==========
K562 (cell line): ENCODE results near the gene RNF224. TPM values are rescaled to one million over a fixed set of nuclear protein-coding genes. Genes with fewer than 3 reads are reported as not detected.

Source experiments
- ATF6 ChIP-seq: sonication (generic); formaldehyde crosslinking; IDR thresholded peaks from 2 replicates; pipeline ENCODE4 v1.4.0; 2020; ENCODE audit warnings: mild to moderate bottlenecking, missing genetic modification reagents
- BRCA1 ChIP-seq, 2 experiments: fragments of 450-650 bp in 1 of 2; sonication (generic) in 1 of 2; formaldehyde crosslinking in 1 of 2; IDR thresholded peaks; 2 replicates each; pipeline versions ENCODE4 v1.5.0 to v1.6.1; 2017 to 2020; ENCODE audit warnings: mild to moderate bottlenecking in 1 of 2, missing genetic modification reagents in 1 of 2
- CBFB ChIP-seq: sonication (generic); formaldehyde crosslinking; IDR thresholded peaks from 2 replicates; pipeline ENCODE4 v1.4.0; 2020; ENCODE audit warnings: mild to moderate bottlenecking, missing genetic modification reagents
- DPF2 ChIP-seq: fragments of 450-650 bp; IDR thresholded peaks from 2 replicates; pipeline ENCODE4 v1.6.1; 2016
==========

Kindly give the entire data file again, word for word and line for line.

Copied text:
K562 (cell line): ENCODE results near the gene RNF224. TPM values are rescaled to one million over a fixed set of nuclear protein-coding genes. Genes with fewer than 3 reads are reported as not detected.

Source experiments
- ATF6 ChIP-seq: sonication (generic); formaldehyde crosslinking; IDR thresholded peaks from 2 replicates; pipeline ENCODE4 v1.4.0; 2020; ENCODE audit warnings: mild to moderate bottlenecking, missing genetic modification reagents
- BRCA1 ChIP-seq, 2 experiments: fragments of 450-650 bp in 1 of 2; sonication (generic) in 1 of 2; formaldehyde crosslinking in 1 of 2; IDR thresholded peaks; 2 replicates each; pipeline versions ENCODE4 v1.5.0 to v1.6.1; 2017 to 2020; ENCODE audit warnings: mild to moderate bottlenecking in 1 of 2, missing genetic modification reagents in 1 of 2
- CBFB ChIP-seq: sonication (generic); formaldehyde crosslinking; IDR thresholded peaks from 2 replicates; pipeline ENCODE4 v1.4.0; 2020; ENCODE audit warnings: mild to moderate bottlenecking, missing genetic modification reagents
- DPF2 ChIP-seq: fragments of 450-650 bp; IDR thresholded peaks from 2 replicates; pipeline ENCODE4 v1.6.1; 2016